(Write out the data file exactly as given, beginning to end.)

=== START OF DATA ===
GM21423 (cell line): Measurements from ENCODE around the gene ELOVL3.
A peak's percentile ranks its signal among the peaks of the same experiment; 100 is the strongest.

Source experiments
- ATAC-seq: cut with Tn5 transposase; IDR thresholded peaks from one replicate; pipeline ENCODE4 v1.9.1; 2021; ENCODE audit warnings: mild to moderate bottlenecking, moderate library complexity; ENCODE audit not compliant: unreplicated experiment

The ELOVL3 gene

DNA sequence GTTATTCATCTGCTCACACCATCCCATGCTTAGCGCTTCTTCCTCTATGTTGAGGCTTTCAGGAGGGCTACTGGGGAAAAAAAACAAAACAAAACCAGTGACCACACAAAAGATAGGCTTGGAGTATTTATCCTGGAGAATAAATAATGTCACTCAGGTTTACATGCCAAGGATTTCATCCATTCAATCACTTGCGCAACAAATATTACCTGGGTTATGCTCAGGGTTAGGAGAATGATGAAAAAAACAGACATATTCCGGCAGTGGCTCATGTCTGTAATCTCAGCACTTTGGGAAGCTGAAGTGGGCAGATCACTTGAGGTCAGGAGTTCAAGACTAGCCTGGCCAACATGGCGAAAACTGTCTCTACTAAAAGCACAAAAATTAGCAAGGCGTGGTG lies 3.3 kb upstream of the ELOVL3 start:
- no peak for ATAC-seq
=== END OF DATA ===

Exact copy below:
GM21423 (cell line): Measurements from ENCODE around the gene ELOVL3.
A peak's percentile ranks its signal among the peaks of the same experiment; 100 is the strongest.

Source experiments
- ATAC-seq: cut with Tn5 transposase; IDR thresholded peaks from one replicate; pipeline ENCODE4 v1.9.1; 2021; ENCODE audit warnings: mild to moderate bottlenecking, moderate library complexity; ENCODE audit not compliant: unreplicated experiment

The ELOVL3 gene

DNA sequence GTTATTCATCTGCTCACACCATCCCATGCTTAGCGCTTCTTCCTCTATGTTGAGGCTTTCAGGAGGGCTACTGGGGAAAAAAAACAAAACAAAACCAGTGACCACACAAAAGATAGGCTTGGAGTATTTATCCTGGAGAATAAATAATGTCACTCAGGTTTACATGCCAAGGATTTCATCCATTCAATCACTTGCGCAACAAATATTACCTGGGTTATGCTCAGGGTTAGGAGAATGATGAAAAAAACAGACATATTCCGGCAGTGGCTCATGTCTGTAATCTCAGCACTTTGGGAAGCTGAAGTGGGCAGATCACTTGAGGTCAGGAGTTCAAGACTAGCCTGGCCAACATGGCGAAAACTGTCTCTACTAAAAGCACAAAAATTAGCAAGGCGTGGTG lies 3.3 kb upstream of the ELOVL3 start:
- no peak for ATAC-seq